What is an Intersectionality Panel Discussion?
Intersectionality Panel Discussions are a series of CREW events designed to start conversations and raise awareness in communities by attempting to dissect interconnected social issues with a diverse panel of experts, stakeholders, and community leaders. These discussions also allow community members to hear from and interact with organizations that are working in their area. CREW seeks to build sustainable, equitable, sustainable grassroots resilience in communities. This resilience is built through planning, strategy, and education. Intersectionality Panel Discussions are one of CREW’s education initiatives.
Roots of Intersectionality
Intersectionality is defined by the Oxford Dictionary as the interconnected nature of social categorizations such as race, class, and gender as they apply to a given individual or group, regarded as creating overlapping and interdependent systems of discrimination or disadvantage. The term was originally popularized by law professor Kimberle Crenshaw in her 1991 article “Mapping the Margin”, the article explained that intersectionality can be defined and understood through the idea that people who are “both women and people of color” are marginalized by the fact that they face discrimination and oppression because of their multiple identities. Acknowledging Intersectionality is to acknowledge the reality that all social issues are interacting and impacting one another. It is important to remember that the concept of Intersectionality has its roots in feminism and the Civil Rights Movement.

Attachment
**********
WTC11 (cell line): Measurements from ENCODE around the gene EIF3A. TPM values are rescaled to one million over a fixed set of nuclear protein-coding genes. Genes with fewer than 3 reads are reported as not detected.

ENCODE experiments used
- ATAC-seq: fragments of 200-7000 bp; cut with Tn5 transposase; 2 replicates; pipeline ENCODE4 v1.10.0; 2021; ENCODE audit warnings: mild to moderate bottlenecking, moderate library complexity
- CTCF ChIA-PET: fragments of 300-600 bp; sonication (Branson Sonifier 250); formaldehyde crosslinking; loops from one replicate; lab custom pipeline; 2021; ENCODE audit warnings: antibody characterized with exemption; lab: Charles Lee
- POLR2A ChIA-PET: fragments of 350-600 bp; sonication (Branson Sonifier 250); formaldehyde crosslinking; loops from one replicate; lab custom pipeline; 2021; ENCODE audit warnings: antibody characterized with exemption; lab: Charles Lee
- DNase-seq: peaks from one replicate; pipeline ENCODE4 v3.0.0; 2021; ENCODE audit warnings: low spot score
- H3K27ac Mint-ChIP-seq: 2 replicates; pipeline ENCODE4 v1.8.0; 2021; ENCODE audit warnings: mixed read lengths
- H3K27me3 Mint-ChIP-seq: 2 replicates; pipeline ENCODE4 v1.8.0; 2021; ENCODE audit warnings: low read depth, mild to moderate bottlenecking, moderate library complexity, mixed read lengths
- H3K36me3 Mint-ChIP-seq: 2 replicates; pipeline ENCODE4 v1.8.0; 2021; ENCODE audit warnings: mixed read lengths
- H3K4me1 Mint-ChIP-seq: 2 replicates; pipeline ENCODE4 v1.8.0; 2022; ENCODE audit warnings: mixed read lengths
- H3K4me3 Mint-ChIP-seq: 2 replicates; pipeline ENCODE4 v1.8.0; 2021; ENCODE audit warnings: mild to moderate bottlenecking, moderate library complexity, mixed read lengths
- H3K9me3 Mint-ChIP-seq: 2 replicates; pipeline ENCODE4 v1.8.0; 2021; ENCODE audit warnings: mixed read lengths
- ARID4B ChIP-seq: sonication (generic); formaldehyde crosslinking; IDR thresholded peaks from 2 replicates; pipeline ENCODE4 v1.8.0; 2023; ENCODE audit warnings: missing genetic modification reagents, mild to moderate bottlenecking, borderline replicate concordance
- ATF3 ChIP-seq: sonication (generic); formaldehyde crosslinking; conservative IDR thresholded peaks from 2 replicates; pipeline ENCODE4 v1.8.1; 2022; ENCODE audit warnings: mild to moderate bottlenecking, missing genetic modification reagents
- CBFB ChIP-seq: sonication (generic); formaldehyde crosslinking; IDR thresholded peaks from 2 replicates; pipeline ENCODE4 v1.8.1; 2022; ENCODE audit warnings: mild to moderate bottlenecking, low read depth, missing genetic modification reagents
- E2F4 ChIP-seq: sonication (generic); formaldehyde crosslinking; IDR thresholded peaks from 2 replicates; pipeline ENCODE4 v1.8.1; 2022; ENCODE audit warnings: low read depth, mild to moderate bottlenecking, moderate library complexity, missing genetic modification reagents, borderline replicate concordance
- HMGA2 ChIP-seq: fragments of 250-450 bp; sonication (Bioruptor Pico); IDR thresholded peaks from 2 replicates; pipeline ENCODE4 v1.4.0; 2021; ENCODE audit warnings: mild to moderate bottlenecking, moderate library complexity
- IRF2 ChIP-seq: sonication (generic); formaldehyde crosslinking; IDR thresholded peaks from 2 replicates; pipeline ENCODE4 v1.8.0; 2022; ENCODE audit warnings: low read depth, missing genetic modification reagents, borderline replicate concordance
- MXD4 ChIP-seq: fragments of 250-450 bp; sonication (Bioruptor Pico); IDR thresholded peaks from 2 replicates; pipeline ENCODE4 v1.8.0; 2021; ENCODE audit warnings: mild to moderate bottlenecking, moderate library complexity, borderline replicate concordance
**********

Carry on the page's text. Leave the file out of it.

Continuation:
Contemporary Use of "Intersectionality"
Contemporary use of the term "Intersectionality" has been used as a blanket term for any issues that intersect and are interconnected. The theory of Intersectionality is useful for critical reflection on social issues and can be used as an analytical tool to uncover power relations and ponder new innovative solutions.
CREW and Intersectionality
Intersectionality is important to CREW because it allows us to highlight the value of resilience and preparedness. For example, if CREW can raise awareness that Sea level rise will have a dramatic impact on food supply in New England which will therefore expropriate already existing food insecurity issues, we can reframe the way people approach and solve issues. CREW uses the concept of intersectionality to show social issues as interconnected parts rather than existing in silos.